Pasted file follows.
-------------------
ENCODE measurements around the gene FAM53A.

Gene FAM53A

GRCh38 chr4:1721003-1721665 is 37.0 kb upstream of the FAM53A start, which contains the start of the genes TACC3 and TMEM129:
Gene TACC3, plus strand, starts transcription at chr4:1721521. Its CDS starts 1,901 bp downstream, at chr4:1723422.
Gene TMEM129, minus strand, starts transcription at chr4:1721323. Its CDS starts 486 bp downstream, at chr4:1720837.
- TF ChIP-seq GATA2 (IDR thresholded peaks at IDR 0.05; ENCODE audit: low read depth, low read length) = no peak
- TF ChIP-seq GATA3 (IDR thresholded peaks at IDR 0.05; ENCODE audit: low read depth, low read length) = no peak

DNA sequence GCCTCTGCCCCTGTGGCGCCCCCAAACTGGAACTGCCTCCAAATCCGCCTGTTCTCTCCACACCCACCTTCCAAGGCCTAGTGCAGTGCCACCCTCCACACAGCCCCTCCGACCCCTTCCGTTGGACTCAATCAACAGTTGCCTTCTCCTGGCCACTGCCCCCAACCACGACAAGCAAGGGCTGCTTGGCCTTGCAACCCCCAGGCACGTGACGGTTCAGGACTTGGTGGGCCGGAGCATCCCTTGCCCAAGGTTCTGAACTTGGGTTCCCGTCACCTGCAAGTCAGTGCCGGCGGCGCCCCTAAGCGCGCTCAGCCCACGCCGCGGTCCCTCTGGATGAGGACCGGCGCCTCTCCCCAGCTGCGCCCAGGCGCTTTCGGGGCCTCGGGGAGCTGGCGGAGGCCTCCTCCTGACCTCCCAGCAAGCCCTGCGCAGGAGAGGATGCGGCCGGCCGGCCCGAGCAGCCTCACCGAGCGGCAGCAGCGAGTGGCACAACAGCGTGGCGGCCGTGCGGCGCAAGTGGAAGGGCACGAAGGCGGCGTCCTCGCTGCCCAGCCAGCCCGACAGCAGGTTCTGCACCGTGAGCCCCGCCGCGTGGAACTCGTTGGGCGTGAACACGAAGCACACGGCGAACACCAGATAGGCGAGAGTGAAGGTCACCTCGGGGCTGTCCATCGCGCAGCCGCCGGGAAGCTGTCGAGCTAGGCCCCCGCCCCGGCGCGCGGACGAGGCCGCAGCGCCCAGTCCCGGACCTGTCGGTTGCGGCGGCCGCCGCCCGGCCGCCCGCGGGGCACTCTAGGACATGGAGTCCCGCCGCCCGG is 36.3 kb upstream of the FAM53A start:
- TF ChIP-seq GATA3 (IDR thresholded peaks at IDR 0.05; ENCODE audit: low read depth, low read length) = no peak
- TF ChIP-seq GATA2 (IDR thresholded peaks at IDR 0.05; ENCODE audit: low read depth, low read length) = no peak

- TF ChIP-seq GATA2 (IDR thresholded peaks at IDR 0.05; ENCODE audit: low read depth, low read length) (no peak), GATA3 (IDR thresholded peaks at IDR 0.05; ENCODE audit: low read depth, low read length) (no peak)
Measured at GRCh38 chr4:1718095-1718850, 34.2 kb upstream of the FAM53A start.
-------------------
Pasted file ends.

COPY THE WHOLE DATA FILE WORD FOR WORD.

ENCODE measurements around the gene FAM53A.

Gene FAM53A

GRCh38 chr4:1721003-1721665 is 37.0 kb upstream of the FAM53A start, which contains the start of the genes TACC3 and TMEM129:
Gene TACC3, plus strand, starts transcription at chr4:1721521. Its CDS starts 1,901 bp downstream, at chr4:1723422.
Gene TMEM129, minus strand, starts transcription at chr4:1721323. Its CDS starts 486 bp downstream, at chr4:1720837.
- TF ChIP-seq GATA2 (IDR thresholded peaks at IDR 0.05; ENCODE audit: low read depth, low read length) = no peak
- TF ChIP-seq GATA3 (IDR thresholded peaks at IDR 0.05; ENCODE audit: low read depth, low read length) = no peak

DNA sequence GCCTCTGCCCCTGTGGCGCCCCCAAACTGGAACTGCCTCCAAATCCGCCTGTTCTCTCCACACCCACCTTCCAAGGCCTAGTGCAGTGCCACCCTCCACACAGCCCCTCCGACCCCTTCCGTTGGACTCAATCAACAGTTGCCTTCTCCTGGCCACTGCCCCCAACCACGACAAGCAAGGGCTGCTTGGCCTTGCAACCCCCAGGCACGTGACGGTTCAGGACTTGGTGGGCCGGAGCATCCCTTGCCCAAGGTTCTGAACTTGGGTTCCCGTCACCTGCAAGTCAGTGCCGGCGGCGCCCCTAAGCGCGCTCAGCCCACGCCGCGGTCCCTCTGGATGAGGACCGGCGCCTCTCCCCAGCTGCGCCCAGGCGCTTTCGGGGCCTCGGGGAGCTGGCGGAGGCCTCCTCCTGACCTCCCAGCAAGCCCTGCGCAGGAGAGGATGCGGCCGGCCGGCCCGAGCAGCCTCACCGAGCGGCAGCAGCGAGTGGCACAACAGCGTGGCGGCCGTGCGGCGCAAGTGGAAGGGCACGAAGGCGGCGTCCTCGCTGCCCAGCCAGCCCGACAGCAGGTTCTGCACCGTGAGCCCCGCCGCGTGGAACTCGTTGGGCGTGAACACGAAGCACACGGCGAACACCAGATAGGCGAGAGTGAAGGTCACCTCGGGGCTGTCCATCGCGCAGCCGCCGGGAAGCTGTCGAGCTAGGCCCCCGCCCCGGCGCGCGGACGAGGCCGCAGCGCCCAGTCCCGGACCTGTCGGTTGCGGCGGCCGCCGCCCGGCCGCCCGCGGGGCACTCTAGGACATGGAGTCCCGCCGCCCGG is 36.3 kb upstream of the FAM53A start:
- TF ChIP-seq GATA3 (IDR thresholded peaks at IDR 0.05; ENCODE audit: low read depth, low read length) = no peak
- TF ChIP-seq GATA2 (IDR thresholded peaks at IDR 0.05; ENCODE audit: low read depth, low read length) = no peak

- TF ChIP-seq GATA2 (IDR thresholded peaks at IDR 0.05; ENCODE audit: low read depth, low read length) (no peak), GATA3 (IDR thresholded peaks at IDR 0.05; ENCODE audit: low read depth, low read length) (no peak)
Measured at GRCh38 chr4:1718095-1718850, 34.2 kb upstream of the FAM53A start.